NAJAF, Iraq—If he happened to be peering out the window of his Black Hawk helicopter on Tuesday, L. Paul Bremer may have noticed that Baghdad looks best in the soft glow of the morning light, before the punishing sun rises high and the dust begins to swirl.
Bremer, the top U.S. official in Iraq and perhaps the most powerful American overseas since Gen. Douglas MacArthur, might have smelled the raw sewage befouling the shimmering Tigris River as his Black Hawk flew less than 100 feet above the surface.
Then again, perhaps he wasn't paying attention. Bremer, who's been running the U.S.-led occupation since June, has flown out of his headquarters in Saddam Hussein's former Republican Palace dozens of times, and he's got a lot on his mind these days.
The 62-year-old former marathon runner, who lives behind sandbags and razor wire in the fortified headquarters known as the Green Zone, likes to get out among the people. But Iraq is full of well-armed insurgents who would like to see him dead.
So a trip for him involves helicopter gunships, machine gun trucks, snipers and a platoon of bodyguards. Three months before Bremer hands off sovereignty to an interim Iraqi government and goes home, it's a reminder that for all the progress, he'll be leaving behind a chaotic and dangerous country.
On Tuesday, his destination was Najaf, 55 miles to the south, a Shiite holy city. There he was to visit a military base to sit down with a handpicked group of local notables. Then it was off to a power plant, where he would celebrate a $14 million renovation project.
Three Black Hawk helicopters lifted off from the Green Zone carrying Bremer, his staff entourage, his bodyguards and reporters, whose bags had been inspected by bomb-sniffing dogs.
As the aircraft headed south, the landscape changed rapidly from Baghdad's grit to a lush expanse of date palms, and then to farmland made green by irrigation. The Black Hawks flew just 50 feet off the ground because flying low and fast makes them harder to hit with surface-to-air missiles.
Many people waved as the aircraft shot past. In the predominantly Shiite Muslim south, most remain grateful that the United States ousted their longtime oppressor, Saddam, a Sunni Muslim.
Bremer flew over goats, sheep, cows and a man paddling a canoe on the Euphrates River.
After about an hour, the aircraft landed at a Honduran military base. Najaf is part of the multinational zone, run by the Spanish, but filled with small contingents of troops from dozens of countries.
Bremer and his entourage climbed into white Chevrolet Suburbans and sped into the city, flanked by machine-gun-mounted Humvees. U.S. soldiers stopped traffic at intersections for the convoy.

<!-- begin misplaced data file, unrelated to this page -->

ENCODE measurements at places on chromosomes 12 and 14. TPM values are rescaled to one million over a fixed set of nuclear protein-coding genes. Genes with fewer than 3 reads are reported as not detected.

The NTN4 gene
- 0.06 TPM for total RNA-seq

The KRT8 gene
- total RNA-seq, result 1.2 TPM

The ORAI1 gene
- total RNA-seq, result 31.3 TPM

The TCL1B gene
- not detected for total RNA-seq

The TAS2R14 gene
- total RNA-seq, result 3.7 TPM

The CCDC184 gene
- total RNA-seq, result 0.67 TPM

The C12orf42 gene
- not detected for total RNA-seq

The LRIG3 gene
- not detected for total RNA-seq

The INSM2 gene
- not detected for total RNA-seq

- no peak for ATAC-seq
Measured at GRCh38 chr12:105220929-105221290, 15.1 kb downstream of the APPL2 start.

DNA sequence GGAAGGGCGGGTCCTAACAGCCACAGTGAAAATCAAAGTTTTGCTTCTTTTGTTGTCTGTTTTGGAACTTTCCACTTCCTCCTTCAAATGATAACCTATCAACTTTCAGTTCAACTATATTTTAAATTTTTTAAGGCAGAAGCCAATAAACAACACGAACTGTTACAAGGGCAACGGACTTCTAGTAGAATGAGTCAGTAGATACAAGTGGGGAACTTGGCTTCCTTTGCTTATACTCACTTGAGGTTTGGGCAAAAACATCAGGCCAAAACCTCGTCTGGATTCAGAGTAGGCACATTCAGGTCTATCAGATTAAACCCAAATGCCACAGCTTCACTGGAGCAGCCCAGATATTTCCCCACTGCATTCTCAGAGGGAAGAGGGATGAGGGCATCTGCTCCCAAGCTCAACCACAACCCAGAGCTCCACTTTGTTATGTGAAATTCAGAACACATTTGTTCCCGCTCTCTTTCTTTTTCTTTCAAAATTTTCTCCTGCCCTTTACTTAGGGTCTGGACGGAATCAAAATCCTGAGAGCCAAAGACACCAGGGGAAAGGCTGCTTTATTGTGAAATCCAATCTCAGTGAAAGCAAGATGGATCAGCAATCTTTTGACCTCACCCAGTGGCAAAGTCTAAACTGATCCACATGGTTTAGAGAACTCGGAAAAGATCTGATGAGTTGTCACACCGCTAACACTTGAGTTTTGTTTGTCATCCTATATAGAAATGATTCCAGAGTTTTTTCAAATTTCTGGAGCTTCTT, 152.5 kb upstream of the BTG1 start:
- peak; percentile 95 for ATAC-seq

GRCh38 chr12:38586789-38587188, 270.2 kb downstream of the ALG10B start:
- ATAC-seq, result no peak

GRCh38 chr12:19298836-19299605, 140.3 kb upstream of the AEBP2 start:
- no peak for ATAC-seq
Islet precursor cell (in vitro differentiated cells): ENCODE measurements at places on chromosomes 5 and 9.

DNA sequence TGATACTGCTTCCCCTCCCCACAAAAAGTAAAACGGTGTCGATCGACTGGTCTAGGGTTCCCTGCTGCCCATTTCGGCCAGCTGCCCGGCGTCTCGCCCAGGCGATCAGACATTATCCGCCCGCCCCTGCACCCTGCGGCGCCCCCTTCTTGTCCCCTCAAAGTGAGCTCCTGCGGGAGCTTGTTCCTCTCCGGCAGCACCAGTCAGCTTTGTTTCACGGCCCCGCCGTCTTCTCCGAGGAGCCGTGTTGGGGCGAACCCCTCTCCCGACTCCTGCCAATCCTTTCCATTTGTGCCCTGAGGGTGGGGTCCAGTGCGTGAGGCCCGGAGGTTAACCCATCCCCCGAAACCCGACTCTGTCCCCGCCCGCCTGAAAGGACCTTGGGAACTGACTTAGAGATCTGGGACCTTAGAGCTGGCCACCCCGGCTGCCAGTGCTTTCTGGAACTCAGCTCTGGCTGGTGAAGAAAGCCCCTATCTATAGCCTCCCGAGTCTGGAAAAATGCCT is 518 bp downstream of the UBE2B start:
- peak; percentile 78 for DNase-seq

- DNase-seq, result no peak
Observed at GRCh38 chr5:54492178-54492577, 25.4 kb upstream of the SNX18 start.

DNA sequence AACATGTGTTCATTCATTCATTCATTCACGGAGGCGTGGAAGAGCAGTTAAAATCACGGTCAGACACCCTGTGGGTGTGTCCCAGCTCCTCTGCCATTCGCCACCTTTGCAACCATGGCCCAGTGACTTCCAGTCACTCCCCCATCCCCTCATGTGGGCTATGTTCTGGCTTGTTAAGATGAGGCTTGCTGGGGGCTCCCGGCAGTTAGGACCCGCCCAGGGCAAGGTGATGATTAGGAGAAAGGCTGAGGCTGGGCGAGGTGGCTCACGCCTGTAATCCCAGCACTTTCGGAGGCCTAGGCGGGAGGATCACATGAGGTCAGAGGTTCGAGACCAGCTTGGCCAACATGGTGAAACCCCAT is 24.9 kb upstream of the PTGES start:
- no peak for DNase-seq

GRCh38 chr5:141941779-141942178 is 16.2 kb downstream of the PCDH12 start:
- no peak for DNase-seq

Small civilian helicopters followed overhead, carrying snipers from Bremer's private security team.
The rest of that team—muscles rippling, weapons ready—jumped out and surrounded Bremer as he arrived at a base run by Salvadorans.
At the meeting, Bremer fielded gentle questions about security and politics, replying as one might expect from a polished former diplomat. "The path toward an Iraqi democracy lies well lighted before us," he said poetically.
After the meeting, Bremer had lunch with the governor of Najaf province and the local police chief. Then he stepped outside to shake the hands of six Salvadoran soldiers who were credited with saving several American civilian officials' lives some weeks ago when their convoy was ambushed.
Later, at the power plant, Bremer said the coalition had brought Iraq's electricity output up to 4,300 megawatts, exceeding prewar production. By June 1, he said, output should reach 6,000 megawatts, which should provide power to most residents for an average of 18 hours per day. Currently, in Najaf, the power is on for 12 hours, then off for another 12.
During his three hours in Najaf, Bremer didn't once mention the city's most famous resident, Grand Ayatollah Ali al Husseini al Sistani, the influential Shiite cleric whose proclamations have upended the ambassador's plans.
On Monday, Sistani demanded the United Nations reject a temporary constitution, which Bremer spent hours negotiating, on the grounds that it will promote sectarian divisions.
Asked about the letter, Bremer replied, "I don't have any comment on that."
Then he stepped into his Suburban and drove off for the landing zone and the helicopter back to Baghdad.
(c) 2004, Knight Ridder/Tribune Information Services.
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